Fiddler’s Elbow has been a solid fixture in the Sugar House neighborhood since opening adjacent to its sister eatery Salt Lake Pizza and Pasta in 1996. The reason: good no-nonsense food, pool tables, free Wi-Fi, 30-plus beers on tap and a very friendly staff. There’s great bar food at this private club, including smoky chipotle hummus with a Southwestern zing, a great Mediterranean chopped salad, blackened ribeye, really tasty French dip sandwiches and excellent home-style meatloaf with mushroom sauce. Give the Key lime pie and “Chocolate Thunder” desserts a whirl, too. And what the hell, you might as well round out the evening with a Kahlua and coffee. 1063 E. 2100 South, 801-463-9393, Salt Lake City,

Hog Wallow Pub
Pizzas, nachos, hot wings & beer in a lively, friendly club atmosphere. The Hog Wallow Pub has evolved a great deal from its origins as a funky, rough-&-tumble biker bar—these days, you’re less likely to encounter the brass knuckles of Harley riders looking to settle a grudge than the loosened ties of middle-managers unwinding after a day at a nearby office park. Expect standard, polite service and a better-than-average beer selection. Its woody, log-cabin décor is warm and welcoming but, despite its yuppie expansion—including a spacious, multilevel patio which is wonderful in the summer—it’s sometimes possible to catch a nostalgic whiff of the diehard bikers who still frequent the place. Live entertainment Wednesday through Saturday features local bands, tending toward bluegrass, new folk and acoustic rock. 3200 E. Big Cottonwood Canyon Road, 801-733-5567,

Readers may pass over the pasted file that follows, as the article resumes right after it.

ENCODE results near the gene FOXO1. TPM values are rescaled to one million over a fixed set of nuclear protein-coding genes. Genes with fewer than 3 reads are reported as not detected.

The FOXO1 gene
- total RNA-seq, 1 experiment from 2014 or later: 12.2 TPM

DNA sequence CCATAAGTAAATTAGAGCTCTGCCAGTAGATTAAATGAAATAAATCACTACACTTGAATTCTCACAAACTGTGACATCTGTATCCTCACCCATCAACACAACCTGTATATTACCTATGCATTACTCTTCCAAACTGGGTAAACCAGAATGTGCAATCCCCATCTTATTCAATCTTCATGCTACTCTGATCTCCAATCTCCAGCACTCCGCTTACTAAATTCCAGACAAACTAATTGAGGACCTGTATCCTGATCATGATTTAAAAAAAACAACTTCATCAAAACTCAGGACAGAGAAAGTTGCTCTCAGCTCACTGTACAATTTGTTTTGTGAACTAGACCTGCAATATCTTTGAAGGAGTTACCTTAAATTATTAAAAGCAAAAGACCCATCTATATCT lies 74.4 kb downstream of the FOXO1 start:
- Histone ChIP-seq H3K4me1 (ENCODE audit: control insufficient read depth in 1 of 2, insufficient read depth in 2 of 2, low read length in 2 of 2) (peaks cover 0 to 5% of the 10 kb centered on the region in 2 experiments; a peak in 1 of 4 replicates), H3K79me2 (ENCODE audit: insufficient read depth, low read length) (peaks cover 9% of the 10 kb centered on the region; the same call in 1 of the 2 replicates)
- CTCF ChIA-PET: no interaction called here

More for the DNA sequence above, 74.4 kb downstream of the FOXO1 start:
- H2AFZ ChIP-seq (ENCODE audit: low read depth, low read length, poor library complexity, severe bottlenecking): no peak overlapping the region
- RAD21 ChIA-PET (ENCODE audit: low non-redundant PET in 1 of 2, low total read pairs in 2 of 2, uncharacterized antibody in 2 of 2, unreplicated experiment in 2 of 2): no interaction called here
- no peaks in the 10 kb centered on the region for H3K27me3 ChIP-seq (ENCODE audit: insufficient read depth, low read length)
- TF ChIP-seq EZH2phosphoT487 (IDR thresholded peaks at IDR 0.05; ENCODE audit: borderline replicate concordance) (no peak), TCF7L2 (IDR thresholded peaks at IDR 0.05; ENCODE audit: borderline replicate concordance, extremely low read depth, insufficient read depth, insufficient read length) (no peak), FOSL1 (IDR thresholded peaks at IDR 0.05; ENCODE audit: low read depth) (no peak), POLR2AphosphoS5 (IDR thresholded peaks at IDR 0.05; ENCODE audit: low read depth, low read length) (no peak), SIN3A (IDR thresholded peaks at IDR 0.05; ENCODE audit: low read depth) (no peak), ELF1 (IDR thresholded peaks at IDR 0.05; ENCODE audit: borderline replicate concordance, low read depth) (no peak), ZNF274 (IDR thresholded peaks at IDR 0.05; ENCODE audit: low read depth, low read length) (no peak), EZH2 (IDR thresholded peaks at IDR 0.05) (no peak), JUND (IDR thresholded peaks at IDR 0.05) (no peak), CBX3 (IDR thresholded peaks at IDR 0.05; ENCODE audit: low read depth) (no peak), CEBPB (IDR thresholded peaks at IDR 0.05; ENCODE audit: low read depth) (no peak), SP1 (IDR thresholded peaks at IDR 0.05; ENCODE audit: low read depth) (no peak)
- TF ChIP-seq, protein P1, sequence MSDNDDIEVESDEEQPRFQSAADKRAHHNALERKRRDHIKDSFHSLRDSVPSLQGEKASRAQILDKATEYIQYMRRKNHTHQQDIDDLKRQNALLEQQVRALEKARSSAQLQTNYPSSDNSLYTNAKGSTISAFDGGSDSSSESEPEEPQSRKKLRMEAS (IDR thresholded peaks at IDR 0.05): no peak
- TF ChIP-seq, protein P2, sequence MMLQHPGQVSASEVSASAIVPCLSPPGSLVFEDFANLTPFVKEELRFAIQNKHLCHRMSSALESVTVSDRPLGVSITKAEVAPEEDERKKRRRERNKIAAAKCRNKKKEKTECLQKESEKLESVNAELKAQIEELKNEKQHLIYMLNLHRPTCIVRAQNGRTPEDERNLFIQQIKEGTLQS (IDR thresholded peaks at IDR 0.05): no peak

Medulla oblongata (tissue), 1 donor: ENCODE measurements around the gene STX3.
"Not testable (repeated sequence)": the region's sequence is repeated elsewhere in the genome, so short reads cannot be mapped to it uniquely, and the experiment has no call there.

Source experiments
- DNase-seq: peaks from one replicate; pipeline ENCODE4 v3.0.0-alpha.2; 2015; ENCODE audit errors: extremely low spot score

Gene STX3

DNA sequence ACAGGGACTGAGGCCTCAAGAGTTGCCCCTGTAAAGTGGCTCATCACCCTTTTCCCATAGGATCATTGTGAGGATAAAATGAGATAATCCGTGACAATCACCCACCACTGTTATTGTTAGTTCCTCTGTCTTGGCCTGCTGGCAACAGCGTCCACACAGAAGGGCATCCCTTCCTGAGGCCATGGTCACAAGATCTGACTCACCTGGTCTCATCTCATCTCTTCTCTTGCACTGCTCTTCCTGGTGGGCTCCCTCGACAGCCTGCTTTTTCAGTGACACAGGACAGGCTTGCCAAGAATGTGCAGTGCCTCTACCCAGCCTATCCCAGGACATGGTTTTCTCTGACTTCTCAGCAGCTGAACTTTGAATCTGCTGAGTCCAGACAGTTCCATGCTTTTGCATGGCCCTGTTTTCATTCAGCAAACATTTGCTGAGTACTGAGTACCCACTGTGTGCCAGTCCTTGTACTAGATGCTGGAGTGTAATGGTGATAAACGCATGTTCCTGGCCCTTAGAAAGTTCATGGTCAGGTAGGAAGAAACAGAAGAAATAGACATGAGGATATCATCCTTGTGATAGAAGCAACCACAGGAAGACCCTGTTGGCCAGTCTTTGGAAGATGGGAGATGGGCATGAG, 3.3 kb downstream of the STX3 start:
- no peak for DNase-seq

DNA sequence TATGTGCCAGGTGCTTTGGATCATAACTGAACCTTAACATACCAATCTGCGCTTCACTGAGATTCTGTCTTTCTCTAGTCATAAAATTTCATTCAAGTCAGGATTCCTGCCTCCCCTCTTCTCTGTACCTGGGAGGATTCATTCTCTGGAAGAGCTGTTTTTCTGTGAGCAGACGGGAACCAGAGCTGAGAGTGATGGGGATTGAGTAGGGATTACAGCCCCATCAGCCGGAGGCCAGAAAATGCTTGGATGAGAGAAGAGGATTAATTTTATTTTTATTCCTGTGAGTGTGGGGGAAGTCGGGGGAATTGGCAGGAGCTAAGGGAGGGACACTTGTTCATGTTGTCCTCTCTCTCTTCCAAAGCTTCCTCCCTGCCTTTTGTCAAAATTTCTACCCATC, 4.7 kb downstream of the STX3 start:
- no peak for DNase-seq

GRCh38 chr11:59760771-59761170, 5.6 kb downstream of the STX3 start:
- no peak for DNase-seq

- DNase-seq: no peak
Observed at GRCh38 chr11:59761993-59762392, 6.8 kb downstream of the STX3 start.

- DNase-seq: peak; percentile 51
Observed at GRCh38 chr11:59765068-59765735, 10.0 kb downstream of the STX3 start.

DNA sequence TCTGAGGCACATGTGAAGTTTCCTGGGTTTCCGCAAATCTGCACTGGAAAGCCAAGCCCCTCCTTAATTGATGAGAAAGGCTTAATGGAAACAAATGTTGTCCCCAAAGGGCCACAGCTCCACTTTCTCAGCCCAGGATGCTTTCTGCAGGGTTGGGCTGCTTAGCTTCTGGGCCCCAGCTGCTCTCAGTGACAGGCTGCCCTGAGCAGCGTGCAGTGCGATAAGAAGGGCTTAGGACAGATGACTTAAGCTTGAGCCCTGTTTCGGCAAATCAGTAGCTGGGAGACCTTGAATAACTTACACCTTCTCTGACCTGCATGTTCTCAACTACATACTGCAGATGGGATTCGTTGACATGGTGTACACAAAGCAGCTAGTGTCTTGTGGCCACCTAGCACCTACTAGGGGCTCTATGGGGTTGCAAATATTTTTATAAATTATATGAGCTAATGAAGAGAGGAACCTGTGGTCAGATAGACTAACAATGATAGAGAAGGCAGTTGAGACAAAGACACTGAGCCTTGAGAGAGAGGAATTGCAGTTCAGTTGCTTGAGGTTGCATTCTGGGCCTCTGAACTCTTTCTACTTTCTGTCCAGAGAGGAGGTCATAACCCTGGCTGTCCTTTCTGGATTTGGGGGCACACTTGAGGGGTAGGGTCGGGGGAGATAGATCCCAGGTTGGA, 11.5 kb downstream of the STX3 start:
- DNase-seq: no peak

The Point After
Armchair quarterbacks get your forearms ready — you’ll curl plenty of pints at this suburban sports bar located in the Sports Mall in Murray. There’s a nice brew selection, including Modelo from Mexico. The spacious club really fills up on game nights, with patrons following major and minor league action on wide-screen TVs complemented by the sweet taste of lager and grease. Work off the fried fare with a bracing round of billiards. The full menu includes burgers, salmon, prime rib, and more. 5445 S. 900 East, Murray, 801-266-9552